Video: Final Demonstrator

The video of the RoboEarth final demonstrator is now online. This demonstrator includes four robots collaboratively working together to help patients in a hospital. These robots used RoboEarth in the following ways:

  1. a knowledge repository to share and learn from each others’ experience,
  2. a communication medium to perform collaborative tasks, and
  3. a computational resource to offload some of their heavy computation.

RoboEarth at TEDx

On March 15, 2014 I presented RoboEarth at the TEDxYouth conference at Adliswil, Switzerland. The talk discussed about the three main elements that are required to build an internet for robots (language, storage, and computation) and showcased RoboEarth’s contributions towards these elements.

RoboEarth 4th Year Demonstration

THIS IS A PAST EVENT

After four years of research, we will be showcasing RoboEarth through a demonstrator that includes four robots collaboratively working together to help patients in a hospital. These robots will use RoboEarth as a knowledge base, communication medium, and computational resource to offload some of their heavy computation. Do not miss this great event!
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Date and time: January 16, 2014, 14:45~

Location: Eindhoven University of Technology, Netherlands (http://goo.gl/maps/PYwxA)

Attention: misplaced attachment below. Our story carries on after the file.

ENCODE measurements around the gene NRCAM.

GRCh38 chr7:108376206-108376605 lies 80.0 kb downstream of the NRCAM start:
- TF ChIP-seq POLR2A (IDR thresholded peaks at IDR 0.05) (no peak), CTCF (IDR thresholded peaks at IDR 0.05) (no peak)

Please register (mandatory) for free at http://goo.gl/pezjRB

For a detailed information on the schedule and the location click here.

Contact:
Barry van der Meer (press)
René van de Molengraft (scientific lead)
Laurens Schrijnemakers (organization)

Special Issue on Cloud Robotics and Automation

RoboEarth is co-organizing a Special Issue on Cloud Robotics and Automation in the Journal IEEE Transactions on Automation Science and Engineering (T-ASE).

Important Dates

  • Call for Papers: October 24, 2013
  • Deadline for Paper Submission: March 15, 2014
  • First Review: July 01, 2014
  • Final Review: November 01, 2014
  • Publication: April 2015

For more information, have a look at the Cloud Robotics and Automation Call for Papers on the T-ASE website.

RoboEarth@ROSCon’13

We presented RoboEarth at ROSCon 2013. It was really a great developer conference with a lot of technical details, awesome crowd, cool robots, and loads of fun! Our talk also included a live demo of a Roomba doing real-time 3D mapping on the Cloud. Here is the video of our talk:

Successful workshop at the European Robotics Forum 2013

The RoboEarth team organized a Cloud Robotics Workshop at the eu Robotics Forum, 19-21 March, Lyon, France. The event was very well received.

For more information, have a look at the first part of the workshop, featuring local and remote talks from Moritz Tenorth (TU Bremen), Alper Aydemir (KTH Stockholm), Séverin Lemaignan (LAAS-CNRS), Ibrahim Volkan Isler (University of Minnesota, remote), M. Ani Hsieh (Drexel University, remote), Guoqiang Hu (Nanyang Technological University, Singapore, remote), Matei Ciocarlie and Kaijen Hsiao (Willow Garage, remote), Shuichi Nishio (ATR Japan, remote), and Ken Goldberg (UC Berkeley, remote):

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Note: Echo is gone after the first 2min.

You may also want to have a look at the archived Cloud Robotics workshop page.

Rapyuta: The RoboEarth Cloud Engine

 

It is our pleasure to announce the first public release of Rapyuta: The RoboEarth Cloud Engine. Rapyuta is an open source cloud robotics platform for robots. It implements a Platform-as-a-Service (PaaS) framework designed specifically for robotics applications.